Big Joe Krash - Break the Chain!

But how does it hold up with regard to my thoughts on primary and secondary aesthetic experiences? Break the Chain is an interesting case study, and I must admit that I assumed that the comic would be the primary vehicle and the music a secondary, complementary one. This turns out to not be the case at all. While the comic is vibrantly constructed, demonstrating the remarkable creative flourishes for which Baker is known, the most moving moments in the narrative come when Big Joe Krash sings his songs and the words are transcribed, verbatim, from the album. As such, the sections between songs act more as bridges between these musical moments than they do fundamental narrative moments in and of themselves. Put more plainly, these bridging moments bring very little to the overt message of Big Joe Krash/KRS-One's message in the music, that is, the importance of Black culture, of education, and of standing up and grasping both of those things.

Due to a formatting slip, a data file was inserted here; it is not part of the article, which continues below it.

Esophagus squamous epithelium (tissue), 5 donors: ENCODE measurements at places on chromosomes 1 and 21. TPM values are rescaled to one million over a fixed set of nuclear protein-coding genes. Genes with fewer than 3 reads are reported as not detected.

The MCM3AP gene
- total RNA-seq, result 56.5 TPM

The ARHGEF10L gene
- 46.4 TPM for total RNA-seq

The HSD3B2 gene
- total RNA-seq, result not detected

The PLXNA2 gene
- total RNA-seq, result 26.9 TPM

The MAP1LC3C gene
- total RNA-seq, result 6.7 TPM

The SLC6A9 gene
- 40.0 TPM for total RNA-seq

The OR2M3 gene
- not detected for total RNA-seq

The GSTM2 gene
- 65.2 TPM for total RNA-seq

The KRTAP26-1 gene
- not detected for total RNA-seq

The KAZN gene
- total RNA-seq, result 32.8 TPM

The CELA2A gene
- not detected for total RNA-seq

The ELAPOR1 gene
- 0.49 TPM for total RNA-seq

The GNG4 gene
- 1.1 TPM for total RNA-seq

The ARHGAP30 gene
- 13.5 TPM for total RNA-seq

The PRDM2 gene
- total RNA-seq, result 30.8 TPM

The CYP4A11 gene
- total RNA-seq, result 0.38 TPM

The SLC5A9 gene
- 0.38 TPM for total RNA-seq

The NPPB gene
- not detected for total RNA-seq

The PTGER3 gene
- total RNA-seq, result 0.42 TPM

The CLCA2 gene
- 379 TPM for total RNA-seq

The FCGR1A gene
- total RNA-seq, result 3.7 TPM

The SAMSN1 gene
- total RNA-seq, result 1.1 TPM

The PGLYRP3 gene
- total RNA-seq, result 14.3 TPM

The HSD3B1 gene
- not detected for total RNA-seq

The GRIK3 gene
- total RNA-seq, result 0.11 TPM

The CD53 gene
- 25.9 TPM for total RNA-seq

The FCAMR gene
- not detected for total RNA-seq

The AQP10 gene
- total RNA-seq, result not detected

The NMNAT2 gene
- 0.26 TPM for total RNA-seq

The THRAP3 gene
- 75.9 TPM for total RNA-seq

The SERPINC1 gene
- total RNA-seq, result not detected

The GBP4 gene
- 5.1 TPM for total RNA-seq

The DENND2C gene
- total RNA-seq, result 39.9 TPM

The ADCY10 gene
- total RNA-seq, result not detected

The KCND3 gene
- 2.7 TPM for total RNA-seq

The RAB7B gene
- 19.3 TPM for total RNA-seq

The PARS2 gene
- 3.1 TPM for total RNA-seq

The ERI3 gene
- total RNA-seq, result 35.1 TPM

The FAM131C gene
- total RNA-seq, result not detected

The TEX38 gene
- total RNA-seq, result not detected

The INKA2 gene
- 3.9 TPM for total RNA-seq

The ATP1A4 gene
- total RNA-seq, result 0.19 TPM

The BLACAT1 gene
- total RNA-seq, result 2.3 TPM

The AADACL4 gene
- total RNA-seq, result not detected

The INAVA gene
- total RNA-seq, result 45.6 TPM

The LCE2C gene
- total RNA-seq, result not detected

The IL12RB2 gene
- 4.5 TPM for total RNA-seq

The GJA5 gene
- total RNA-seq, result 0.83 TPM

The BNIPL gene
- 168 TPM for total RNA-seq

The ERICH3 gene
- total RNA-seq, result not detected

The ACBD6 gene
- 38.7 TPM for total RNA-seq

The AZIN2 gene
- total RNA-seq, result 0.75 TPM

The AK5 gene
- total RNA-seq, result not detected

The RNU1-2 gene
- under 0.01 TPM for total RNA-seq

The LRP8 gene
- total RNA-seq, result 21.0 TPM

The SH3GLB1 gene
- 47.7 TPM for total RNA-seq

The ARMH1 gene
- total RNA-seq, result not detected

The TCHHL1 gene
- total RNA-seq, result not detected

Big Joe Krash - So Much Greater

Had this story/album been packaged as a record (and there's some evidence that it was released as a 12" album), I would have decisively said that the primary aesthetic vehicle and experience was the music, about which Baker's narrative and art is wrapped. It's only because the comic was sold as a comic with a cassette included that I would even think about calling the comic the primary vehicle. What we can conclude from this particular comic is that the comic was marketed as the primary vehicle, by dint of its actual form, but once experienced, both visually and aurally, it becomes quite clear that it is the music, the audio element of the hybrid package, that carries the primary thrust of aesthetic experience and performance. Much like the comics that adorn the album covers in my previous column, Baker's work here is secondary. While nice to look at, its overall contribution to the aesthetic experience is negligible.